Aircraft carriers are all well and good, but they're kind of 20th-century technology. A better idea to invest in might be the X-factor that U.S. News and World Report says "will drive the U.S. economy." Business Insider calls it "the growth force of our time." And in a special report titled "America's $2.89 Trillion Super Weapon Revealed," we'll tell you all about it -- and explain how to capitalize on this massive growth opportunity. Act now, because this is your shot to cash in before the fat cats on Wall Street beat you to the potentially life-changing profits. Click here now for instant access to this free report.


Read/Post Comments (48) | Recommend This Article (17)

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  • Report this Comment On February 09, 2014, at 12:35 PM, peterwolf wrote:

    The answer is no. We should not build mini-carriers. This debate has been going on for decades, yet it never seems to go away. This question has studied until the cows come home and the answer ALWAYS comes up that big carriers are far superior. They sail better (thus making the lives of the sailors better), they last longer (thus are more cost effective over the life of the ship), they're FAR more powerful ( thus doing the job they were built for better), and finally, they simply scare the blazes out of the enemy far more than mini-carriers do. Case closed.

  • Report this Comment On February 09, 2014, at 12:44 PM, ilsm50 wrote:

    India, Italy, China, UK, France, all nearly as dumb as US Navy.

    Aircraft carriers are far cheaper than their airplanes and not more useful! The STOVL F-35 needs small carriers! Small carriers are no more than make work for shipyards. CV version of F-35 is to keep the big 100000 ton nuclear aircraft carrier variety seemingly useful,

    Main uses: fleet actions, and air raiders.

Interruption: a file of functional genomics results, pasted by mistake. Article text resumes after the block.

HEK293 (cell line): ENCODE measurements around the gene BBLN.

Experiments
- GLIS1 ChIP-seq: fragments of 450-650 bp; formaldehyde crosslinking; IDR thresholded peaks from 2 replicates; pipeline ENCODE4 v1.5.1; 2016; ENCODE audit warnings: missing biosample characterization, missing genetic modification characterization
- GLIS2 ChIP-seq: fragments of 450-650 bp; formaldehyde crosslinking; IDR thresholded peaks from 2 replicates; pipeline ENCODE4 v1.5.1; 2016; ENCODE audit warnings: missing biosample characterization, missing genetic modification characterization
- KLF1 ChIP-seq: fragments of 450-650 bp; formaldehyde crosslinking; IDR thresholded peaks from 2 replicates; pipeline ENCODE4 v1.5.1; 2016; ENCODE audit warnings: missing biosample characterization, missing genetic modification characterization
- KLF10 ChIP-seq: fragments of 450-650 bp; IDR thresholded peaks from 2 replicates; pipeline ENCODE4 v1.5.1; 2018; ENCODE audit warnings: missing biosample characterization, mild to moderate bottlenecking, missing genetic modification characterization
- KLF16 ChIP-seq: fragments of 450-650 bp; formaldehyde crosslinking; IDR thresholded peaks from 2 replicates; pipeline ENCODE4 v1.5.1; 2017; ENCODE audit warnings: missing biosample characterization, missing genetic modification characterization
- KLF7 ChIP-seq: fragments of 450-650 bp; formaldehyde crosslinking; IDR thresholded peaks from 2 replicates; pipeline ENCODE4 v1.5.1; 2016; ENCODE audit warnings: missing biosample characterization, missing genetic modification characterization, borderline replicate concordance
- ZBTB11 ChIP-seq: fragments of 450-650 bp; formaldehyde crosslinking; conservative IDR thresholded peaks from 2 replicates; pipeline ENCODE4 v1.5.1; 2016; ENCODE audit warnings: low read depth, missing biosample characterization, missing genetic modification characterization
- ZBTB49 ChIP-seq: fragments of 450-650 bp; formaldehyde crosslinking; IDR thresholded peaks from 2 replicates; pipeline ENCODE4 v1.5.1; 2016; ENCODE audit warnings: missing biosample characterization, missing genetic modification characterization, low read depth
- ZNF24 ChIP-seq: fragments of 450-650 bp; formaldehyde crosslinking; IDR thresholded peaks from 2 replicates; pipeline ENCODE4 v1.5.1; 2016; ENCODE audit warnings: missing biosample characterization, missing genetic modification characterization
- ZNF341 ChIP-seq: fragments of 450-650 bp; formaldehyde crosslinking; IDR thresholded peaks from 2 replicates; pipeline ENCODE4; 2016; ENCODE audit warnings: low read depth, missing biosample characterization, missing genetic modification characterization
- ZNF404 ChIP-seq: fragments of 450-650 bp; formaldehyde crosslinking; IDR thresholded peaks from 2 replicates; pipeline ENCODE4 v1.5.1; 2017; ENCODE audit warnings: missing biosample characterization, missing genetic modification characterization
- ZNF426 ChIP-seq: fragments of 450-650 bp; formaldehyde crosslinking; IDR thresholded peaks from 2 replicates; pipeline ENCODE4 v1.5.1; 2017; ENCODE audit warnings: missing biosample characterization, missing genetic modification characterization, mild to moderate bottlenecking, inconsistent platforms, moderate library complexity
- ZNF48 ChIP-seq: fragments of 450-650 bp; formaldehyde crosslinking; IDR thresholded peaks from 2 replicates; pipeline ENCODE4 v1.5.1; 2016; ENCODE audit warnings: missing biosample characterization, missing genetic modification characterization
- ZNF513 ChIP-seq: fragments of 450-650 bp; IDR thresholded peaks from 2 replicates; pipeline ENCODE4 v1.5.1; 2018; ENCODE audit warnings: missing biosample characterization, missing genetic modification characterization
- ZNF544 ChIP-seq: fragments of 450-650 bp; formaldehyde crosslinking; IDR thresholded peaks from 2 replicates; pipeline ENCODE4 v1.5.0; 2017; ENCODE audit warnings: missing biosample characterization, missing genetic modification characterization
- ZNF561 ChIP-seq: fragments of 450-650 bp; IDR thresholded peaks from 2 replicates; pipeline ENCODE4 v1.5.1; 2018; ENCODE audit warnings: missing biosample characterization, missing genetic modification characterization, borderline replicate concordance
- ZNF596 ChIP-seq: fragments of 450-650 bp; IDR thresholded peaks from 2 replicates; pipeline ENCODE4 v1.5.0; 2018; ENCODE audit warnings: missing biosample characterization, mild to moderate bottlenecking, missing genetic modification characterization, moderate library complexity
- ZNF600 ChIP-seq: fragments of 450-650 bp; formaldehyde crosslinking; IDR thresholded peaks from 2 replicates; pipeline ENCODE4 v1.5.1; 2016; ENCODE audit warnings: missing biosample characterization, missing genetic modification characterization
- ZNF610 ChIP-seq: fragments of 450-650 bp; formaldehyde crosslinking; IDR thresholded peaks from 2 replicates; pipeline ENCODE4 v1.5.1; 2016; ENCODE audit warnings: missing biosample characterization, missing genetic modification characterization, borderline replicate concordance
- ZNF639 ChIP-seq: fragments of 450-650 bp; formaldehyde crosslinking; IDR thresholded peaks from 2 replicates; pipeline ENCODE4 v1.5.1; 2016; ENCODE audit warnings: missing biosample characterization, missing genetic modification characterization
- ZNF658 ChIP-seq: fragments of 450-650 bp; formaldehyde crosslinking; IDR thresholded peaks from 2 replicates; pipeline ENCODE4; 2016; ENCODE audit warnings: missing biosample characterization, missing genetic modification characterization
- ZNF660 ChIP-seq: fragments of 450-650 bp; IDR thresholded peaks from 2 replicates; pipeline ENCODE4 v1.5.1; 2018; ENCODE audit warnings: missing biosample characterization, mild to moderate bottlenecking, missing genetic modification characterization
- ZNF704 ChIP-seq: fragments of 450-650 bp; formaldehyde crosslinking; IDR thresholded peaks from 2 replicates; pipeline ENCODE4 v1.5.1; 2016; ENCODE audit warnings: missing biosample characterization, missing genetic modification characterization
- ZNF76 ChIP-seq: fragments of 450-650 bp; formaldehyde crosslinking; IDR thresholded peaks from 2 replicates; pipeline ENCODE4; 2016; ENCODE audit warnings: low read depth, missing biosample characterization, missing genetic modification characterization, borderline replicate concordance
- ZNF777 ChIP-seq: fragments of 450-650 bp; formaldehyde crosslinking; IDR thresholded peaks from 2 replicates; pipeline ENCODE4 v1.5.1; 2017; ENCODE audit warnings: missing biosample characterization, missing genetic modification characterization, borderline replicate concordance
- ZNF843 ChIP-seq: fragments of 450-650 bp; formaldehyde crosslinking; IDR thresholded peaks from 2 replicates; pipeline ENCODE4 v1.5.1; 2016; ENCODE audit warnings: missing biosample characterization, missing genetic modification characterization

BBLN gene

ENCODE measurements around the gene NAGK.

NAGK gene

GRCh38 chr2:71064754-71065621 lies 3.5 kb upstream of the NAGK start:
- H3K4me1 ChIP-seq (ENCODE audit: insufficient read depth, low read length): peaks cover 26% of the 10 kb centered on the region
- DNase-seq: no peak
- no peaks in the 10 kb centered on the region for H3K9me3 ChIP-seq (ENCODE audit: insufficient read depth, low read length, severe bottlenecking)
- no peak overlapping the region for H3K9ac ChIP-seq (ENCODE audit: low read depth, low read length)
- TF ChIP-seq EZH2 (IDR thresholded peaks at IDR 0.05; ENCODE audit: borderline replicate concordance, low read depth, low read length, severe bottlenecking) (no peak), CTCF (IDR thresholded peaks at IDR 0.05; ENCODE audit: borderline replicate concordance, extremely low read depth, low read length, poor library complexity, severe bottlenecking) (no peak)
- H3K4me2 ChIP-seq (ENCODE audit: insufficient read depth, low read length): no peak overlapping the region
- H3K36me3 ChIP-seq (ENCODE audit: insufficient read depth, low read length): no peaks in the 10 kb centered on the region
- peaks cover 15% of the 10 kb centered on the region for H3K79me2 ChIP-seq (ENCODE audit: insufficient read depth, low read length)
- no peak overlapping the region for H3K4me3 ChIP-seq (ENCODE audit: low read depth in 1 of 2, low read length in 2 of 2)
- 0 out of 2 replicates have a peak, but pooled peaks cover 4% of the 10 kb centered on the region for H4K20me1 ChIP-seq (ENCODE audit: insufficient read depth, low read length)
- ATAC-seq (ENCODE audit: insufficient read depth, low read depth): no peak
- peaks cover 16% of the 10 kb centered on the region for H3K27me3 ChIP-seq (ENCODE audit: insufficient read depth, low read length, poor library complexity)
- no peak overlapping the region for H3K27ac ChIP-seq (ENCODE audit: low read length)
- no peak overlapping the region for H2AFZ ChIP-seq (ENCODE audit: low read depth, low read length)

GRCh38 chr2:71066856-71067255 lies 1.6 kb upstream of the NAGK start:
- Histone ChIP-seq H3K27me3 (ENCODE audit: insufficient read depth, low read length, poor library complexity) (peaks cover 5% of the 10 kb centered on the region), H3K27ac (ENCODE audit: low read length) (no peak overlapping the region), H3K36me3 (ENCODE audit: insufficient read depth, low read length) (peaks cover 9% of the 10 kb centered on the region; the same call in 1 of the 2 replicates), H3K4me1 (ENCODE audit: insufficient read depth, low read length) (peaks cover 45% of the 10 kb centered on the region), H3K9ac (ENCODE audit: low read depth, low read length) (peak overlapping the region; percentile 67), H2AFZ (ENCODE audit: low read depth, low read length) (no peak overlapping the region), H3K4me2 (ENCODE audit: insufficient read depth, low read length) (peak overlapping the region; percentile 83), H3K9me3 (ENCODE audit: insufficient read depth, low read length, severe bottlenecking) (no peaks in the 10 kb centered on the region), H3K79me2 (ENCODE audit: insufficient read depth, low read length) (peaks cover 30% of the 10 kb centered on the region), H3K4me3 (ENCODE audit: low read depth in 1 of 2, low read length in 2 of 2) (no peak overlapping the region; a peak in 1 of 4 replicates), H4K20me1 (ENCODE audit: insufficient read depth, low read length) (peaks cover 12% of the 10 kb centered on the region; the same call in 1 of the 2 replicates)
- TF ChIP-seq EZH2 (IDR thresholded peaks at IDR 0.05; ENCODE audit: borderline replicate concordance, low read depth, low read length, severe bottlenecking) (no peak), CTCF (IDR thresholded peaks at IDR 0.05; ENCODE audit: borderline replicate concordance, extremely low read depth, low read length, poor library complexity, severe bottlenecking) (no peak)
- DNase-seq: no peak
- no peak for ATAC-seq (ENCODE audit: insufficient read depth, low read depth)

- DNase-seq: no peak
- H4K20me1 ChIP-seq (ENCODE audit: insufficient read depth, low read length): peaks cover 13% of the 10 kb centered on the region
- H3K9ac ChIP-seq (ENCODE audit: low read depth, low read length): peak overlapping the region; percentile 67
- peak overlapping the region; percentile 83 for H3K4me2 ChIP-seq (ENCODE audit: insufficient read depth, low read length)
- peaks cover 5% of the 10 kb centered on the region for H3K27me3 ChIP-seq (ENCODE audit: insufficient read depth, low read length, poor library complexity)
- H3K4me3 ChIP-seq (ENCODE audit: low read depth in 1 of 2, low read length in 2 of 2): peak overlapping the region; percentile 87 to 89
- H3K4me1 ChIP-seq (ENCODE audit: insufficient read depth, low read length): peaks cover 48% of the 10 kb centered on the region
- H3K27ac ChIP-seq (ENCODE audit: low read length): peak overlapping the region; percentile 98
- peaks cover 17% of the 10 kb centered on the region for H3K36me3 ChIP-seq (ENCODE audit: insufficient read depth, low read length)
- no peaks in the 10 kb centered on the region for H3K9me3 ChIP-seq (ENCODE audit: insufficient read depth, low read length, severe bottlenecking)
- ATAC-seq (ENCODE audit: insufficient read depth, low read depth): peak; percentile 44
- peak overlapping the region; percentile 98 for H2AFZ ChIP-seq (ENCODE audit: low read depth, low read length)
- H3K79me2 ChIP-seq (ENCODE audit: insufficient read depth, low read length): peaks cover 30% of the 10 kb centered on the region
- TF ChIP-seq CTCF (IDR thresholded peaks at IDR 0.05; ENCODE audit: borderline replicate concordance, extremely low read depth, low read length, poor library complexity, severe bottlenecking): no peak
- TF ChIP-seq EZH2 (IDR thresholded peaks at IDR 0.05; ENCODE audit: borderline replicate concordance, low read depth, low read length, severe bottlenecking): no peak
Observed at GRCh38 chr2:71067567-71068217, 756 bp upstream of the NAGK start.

Fleet actions are rare, and considering WW II in Atlantic carrier quite low impact.

    Air raiders have two issues: cannot operate within aircraft (aeroplanes less than useful with small decks) radius of shore based anti ship and land based air without extensive self defense fleets make woirk for the 95 destroyers the US navy is selling which are falling behind in air defenses..

    Air raiding only works to invest remote islands aka Tarawa.

    Old plans looking for uses.

  • Report this Comment On February 09, 2014, at 12:53 PM, RobAllen wrote:

    Yes the US needs to build many more mini aircraft

    carriers for many reasons below :

    1) It will cost less to build and operate these.

    2) You can build 2 instead of 1.

    3) When there is an emergency response time

    will be faster.

    4) They are smaller so they will be less of a target.

  • Report this Comment On February 09, 2014, at 12:57 PM, Bazerkly wrote:

    The Super Carrier is quickly becoming Obsolete much like the Battle Ship! The Supper Carrier is a Big Target! Smaller attack carriers are the way to go. Many small carriers were used by the US during WWII!

  • Report this Comment On February 09, 2014, at 1:35 PM, copykon wrote:

    A few big badass U.S Super carriers with it's fleet ...gets the message across. (don't forget the nuclear subs either).

    Hopefully, china's "carrier" comes with a 1 year warranty.

  • Report this Comment On February 09, 2014, at 2:02 PM, SwK0212 wrote:

    Doing the math you can get almost 4 of these smaller carriers for the cost of one really big one. Considering that China now has a super sonic missile that goes 6 times the speed of sound and as of yet we don't have a way to stop it and it is designed solely for the purpose of our super carriers one would clearly see that these smaller carriers would be more economical and a far better investment. The USS Enterprise was a carrier in a class all by herself but she went and served this county for just over 50 years. Considering that the oldest of the Nimitz class carriers was commissioned in 1975 and the newest was in 2009 these boats still have a lot of life in them. Cut back on the new Ford class carriers (but not stop, only used to replace the oldest of the Nimitz class) and make more of these smaller carriers for more bang for the buck.